One of the source books used by Donal O’Sullivan for his Carolan in 1958 is the enthusiastically titled A Favourite Collection of the so much admired old Irish Tunes, the original and genuine compositions of Carolan, the celebrated Irish Bard. Set for the harpsichord, violin, and German-flute, published by John Lee in Dublin. There is no date on this book, and O’Sullivan suggests 1780.
I have never actually seen a copy of this John Lee edition used by Donal O’Sullivan; I assume it is this one at the National Library of Ireland (though the catalogue says it is lacking its title page). On my Sources page at earlygaelicharp.info I listed other editions or reprints of this book, of which there seem to be rather a lot. None of them are dated and no-one seems to know which was first, or who was responsible for assembling and editing the collection. My understanding is that at this time there was no copyright in Ireland, so as soon as a book was published, other publishers could rattle off their own editions.
Southampton University Library uploaded a large combined album of sheet music to archive.org three and a half years ago, but I never saw it up until now. Buried in the middle of a whole load of piano scores is the Broderip & Wilkinson edition of our book. They seem to have been active from around 1799 to 1808; The NLI catalogue suggests this edition was published c.1804.
There are “issues” with this edition. Perhaps most pressingly, Broderip and Wilkinson don’t give the tune names, only numbers. Even more irritatingly, they have changed the order of the tunes so they don’t even match the numbering scheme I have been using based on the Hime edition.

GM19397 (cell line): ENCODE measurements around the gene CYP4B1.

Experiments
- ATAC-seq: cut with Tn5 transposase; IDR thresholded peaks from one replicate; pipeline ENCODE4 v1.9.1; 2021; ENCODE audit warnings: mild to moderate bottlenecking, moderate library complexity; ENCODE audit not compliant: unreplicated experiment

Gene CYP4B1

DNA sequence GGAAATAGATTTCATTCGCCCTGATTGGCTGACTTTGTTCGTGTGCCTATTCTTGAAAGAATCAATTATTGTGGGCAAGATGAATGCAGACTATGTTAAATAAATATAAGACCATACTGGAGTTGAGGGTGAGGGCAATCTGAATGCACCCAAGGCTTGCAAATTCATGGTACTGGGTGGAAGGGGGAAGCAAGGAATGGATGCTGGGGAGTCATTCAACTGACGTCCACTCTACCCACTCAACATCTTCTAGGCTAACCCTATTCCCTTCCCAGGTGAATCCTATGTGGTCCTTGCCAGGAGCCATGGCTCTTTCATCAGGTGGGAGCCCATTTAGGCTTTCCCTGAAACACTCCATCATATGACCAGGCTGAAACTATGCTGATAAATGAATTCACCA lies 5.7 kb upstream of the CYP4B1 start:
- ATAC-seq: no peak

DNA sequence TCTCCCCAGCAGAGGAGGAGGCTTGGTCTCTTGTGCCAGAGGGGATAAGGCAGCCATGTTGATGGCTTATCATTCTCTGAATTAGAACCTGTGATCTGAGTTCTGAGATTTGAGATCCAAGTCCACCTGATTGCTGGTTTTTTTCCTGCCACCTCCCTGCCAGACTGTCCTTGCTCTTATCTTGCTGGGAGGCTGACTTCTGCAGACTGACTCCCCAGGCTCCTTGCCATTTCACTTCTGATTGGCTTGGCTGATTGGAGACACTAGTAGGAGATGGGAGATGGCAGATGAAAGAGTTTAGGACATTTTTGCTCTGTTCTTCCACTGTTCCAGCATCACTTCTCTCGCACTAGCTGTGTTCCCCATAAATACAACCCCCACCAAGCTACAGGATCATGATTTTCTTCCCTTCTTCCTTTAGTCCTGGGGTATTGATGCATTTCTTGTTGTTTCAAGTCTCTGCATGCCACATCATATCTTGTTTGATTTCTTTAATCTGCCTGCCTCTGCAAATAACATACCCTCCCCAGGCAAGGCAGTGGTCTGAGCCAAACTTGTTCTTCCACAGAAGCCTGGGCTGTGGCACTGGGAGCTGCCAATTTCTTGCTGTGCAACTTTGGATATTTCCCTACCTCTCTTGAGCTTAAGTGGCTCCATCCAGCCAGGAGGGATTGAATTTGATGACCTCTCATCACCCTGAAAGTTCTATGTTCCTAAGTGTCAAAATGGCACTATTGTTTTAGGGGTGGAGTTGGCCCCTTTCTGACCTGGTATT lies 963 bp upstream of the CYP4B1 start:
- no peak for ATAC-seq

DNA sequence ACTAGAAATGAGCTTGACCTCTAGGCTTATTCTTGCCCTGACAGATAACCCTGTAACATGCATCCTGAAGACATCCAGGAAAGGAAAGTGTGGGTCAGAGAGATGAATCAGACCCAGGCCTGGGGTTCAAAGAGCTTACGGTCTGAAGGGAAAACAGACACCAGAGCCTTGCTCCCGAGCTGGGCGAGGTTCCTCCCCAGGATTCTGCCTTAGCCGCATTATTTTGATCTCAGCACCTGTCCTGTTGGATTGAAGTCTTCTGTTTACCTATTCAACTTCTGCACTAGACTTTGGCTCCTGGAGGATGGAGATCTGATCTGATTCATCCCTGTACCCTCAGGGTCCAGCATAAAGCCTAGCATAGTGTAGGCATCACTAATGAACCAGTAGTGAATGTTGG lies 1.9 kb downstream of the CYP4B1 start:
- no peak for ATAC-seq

Carolan’s tunes had no base to them originally, as we have been informed by the late Keane Fitzgerald, a native of Ireland, and a good judge of music, who had often seen and heard old Carolan perform. It was only after his decease, in 1738, that his tunes were collected and set for the harpsichord, violin, and German flute, with a base, Dublin, folio, by his son, who published them in London by subscription, in 1747.
Abraham Rees, The Cyclopaedia; or, universal dictionary of arts, sciences and literature. London: Longman, Hurst, Rees, Orme & Brown, 1819. Volume 17, (unpaginated, under ‘Harp’)
I remember Ben Bagby taking a text describing African mbira players, and using it to get an inspiring description of what medieval harp music might be like. (‘Imagining the early medieval harp’, in A Performer’s guide to medieval music, ed. Ross Duffin, Indiana University Press, 2000, p.340-3)
So today I done the same with this text from Tomás Ó Canainn, Traditional music in Ireland, Routlege and Kegan Paul, London, 1978, p.87-90
The square brackets are where I have removed all the pipe-specific words and terms. In our minds we can insert harp references, so that we can try to read this as a guide to how to play Irish harp. Continue reading “Traditional Music in Ireland”
I transcoded the audio and video on the Irish Terms page. Hopefully they will now work no problem on modern computers and browsers. Next, the videos need updated and the whole look of these pages. Later…
The third tune on Edward Bunting’s Examples of Irish Melody wanting the fourt and seventh, is Féileacán. Today I made two video demonstrations and also two transcriptions with fingering of this important tune.
In my book Progressive Lessons, I included a full size full colour facsimile of Edward Bunting’s loose sheet titled “Examples of Irish Melody”. These settings of the three beginners’ tunes are interestingly different from the ones we have from Denis O’Hampsey and Patrick Quin, and I have been using them more and more in my teaching.
It is very interesting to work through these settings with complete beginners in my classes, as well as discussing the implications with my established students. It really feels like a proper system for playing the Irish harp in the old Gaelic tradition is starting to emerge.
“But Cambridge forty-eight, for many years, was the greatest peal that was rang or invented” (Tintinnalogia p.2)
In Duckworth’s Tintinnalogia, published in 1668, he gives the full text of “three old peals on five bells, which (though rejected in these days yet) in former times were much in use” (p.15-17). I am interested in these three as rare testimony of the state of change ringing in its true infancy in the early to mid 17th century.